Controversial Australia Day awards recipient, former sex therapist and media commentator Bettina Arndt has defended claims she has misrepresented herself in interviews to be a clinical psychologist, despite not being legally registered.
On Sunday, Arndt was made a Member of the Order of Australia, the third-highest rank in Australia’s civic orders system, for services “to gender equity”.
Arndt has been a source of controversy for several years, particularly for her speaking tour arguing there is a “fake rape crisis” at university campuses, her book #MenToo, and most recently for a 2018 interview conducted with convicted paedophile Nicolaas Bester.
Bester was jailed for grooming and repeatedly raping his 15-year-old student. After being released from prison, Bester said on an internet forum in 2015 that his crime was “awesome”. In the interview, Arndt described female students as being “sexually provocative” to male teachers.
New Matilda reported this week close to 200 instances where Arndt had been interviewed on TV or radio or referred to in articles, in parliament or at conferences and was introduced as a psychologist, a clinical psychologist or a doctor, despite not being registered with the regulator, Ahpra (Australian Health Practitioner Regulation Agency).
New Matilda found 10 videos on Arndt’s own YouTube channel that had been viewed more than 200,000 times where Arndt was introduced as a psychologist, and reported that the 2009 first edition of her book The Sex Diaries, referred to her as a clinical psychologist. This was corrected in the 2010 version.
On her own Facebook page, an image of a promo for a Sydney University Liberal Club event about rape on campuses refers to Arndt as “a sex therapist, a psychologist and a prominent social commentator”.
Under federal legislation that came into effect in 2010, it is an offence to hold yourself out to be registered when you are not. In 2018, a counsellor was fined $9,500 for claiming to be a registered psychologist, after Ahpra filed a charge in the local court of New South Wales.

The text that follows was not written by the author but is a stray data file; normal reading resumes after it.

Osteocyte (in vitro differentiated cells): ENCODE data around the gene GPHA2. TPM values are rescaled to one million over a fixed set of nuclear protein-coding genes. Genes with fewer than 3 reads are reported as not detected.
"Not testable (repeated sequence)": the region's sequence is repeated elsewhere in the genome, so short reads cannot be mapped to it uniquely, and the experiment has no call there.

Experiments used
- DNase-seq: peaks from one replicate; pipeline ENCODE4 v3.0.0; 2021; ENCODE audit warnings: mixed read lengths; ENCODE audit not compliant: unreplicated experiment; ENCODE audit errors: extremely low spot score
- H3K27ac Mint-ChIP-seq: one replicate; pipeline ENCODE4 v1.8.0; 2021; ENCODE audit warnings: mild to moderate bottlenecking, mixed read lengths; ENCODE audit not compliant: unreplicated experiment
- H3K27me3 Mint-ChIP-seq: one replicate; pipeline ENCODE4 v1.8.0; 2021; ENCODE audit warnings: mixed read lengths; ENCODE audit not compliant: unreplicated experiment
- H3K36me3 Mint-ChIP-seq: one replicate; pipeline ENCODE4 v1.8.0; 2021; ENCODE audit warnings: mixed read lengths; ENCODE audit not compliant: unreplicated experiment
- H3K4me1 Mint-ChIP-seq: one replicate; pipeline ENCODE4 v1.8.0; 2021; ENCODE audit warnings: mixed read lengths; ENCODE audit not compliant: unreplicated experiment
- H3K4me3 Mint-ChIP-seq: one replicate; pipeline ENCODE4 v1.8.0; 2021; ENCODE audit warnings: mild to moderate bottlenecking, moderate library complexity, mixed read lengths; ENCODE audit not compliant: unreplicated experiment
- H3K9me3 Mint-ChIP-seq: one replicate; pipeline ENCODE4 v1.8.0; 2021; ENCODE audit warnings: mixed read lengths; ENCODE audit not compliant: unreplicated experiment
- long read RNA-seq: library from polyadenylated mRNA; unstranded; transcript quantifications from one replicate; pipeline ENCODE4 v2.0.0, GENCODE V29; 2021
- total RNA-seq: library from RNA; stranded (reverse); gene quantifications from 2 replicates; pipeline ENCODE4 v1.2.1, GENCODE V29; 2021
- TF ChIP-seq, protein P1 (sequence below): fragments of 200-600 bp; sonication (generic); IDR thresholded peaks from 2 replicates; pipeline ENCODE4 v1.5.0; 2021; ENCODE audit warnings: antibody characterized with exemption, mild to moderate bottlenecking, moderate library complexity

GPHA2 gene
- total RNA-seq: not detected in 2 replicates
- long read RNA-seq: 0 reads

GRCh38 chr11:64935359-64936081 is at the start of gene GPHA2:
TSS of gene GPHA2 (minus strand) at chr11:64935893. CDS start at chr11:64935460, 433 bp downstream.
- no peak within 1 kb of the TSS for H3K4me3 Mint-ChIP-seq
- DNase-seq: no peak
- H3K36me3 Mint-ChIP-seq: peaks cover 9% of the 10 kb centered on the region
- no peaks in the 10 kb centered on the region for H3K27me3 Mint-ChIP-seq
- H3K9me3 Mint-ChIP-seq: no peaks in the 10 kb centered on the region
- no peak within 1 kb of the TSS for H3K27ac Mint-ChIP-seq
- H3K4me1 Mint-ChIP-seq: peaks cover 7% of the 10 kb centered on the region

This law also covers media, an Ahpra spokeswoman said.
“Third parties, such as news organisations, also have an obligation under the national law to not knowingly hold someone out to be registered when they are not,” the Ahpra spokeswoman told Guardian Australia.
Prior to 2010, Arndt would have been subject to the NSW law, which from 1989 required psychologists to be registered.
Guardian Australia has sought comment from Arndt. In a Facebook post, Arndt explained when she obtained her Master of Clinical Psychology in 1973, it was not a requirement for psychologists to be registered.
Arndt said she never registered because she had decided to do her work on sex education as a media commentator and writer, but said someone’s historical work is often how they’re described in media. Arndt said she tried to control how she was introduced.
“As professional registration of psychologists tightened up, I tried to control how I was described more carefully when being introduced on radio and television. This isn’t always so easy. Producers and researchers looking after these programs change jobs frequently and it requires constant monitoring,” she said.
Arndt said she refers to herself as being “trained as a clinical psychologist.”
The Ahpra spokeswoman said the agency was “looking closely at the material outlined in the New Matilda article”.
Arndt’s Australia Day honour prompted outrage from family violence campaigners including Rosie Batty, and Victorian attorney general Jill Hennessy, who has written to the governor general, David Hurley, calling for the honour to be rescinded.
“Ms Arndt’s views and activities diminish the devastating experiences of victim-survivors of family and sexual violence, promote division and discourage victim-survivors from taking steps to ensure their survival and safety,” Hennessy said in the letter.
Arndt told ABC Melbourne the letter was “ludicrous”.